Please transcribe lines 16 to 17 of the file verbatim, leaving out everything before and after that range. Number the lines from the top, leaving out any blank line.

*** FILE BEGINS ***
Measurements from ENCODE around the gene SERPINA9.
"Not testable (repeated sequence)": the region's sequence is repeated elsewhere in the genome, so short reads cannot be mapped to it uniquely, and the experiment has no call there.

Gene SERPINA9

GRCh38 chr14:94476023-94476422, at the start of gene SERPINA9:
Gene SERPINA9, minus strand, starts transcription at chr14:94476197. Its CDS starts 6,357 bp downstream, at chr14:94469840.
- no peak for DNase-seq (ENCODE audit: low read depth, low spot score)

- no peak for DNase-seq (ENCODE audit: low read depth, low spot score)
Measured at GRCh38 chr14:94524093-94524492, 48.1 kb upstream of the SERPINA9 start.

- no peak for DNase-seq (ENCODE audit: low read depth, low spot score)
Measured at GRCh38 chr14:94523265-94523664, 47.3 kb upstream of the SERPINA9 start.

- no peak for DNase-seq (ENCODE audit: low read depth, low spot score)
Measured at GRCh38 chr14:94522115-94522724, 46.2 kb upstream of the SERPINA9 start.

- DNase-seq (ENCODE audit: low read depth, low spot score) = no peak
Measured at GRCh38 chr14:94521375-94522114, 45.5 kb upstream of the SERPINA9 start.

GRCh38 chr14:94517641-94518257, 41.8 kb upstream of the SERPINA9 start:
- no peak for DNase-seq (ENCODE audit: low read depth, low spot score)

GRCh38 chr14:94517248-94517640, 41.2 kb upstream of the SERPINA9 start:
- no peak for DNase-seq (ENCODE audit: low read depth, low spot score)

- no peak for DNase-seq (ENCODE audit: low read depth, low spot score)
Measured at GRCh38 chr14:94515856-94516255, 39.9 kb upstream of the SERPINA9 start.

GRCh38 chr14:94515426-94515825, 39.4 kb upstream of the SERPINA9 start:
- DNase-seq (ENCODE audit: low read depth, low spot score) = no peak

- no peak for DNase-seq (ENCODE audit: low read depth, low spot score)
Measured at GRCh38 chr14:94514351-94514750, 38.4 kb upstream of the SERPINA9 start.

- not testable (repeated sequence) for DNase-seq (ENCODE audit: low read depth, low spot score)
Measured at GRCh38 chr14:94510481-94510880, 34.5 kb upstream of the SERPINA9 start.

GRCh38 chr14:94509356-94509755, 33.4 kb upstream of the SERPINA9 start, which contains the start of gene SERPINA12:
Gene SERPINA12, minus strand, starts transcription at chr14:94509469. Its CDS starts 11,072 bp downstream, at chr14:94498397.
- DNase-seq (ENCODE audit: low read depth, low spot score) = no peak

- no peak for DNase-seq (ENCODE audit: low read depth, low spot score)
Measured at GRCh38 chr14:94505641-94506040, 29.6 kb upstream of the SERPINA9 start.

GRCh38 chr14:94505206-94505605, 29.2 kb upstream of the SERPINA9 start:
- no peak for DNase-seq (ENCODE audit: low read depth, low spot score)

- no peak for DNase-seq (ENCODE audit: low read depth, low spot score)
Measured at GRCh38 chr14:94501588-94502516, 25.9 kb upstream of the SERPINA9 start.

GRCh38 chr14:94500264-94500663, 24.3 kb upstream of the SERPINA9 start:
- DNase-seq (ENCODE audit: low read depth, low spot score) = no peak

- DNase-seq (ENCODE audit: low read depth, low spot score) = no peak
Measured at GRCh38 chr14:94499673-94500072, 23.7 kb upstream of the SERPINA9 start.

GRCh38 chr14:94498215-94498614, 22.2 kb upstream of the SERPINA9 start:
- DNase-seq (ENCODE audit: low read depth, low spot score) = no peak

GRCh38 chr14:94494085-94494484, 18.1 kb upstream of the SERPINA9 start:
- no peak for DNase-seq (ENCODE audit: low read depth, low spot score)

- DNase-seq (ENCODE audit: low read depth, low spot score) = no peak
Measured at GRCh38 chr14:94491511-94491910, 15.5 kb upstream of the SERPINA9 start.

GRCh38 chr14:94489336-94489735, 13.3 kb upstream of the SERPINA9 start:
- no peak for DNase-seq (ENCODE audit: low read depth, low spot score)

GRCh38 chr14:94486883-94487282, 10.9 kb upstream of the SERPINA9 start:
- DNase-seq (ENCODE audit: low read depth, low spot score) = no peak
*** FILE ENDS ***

- no peak for DNase-seq (ENCODE audit: low read depth, low spot score)

GRCh38 chr14:94517248-94517640, 41.2 kb upstream of the SERPINA9 start: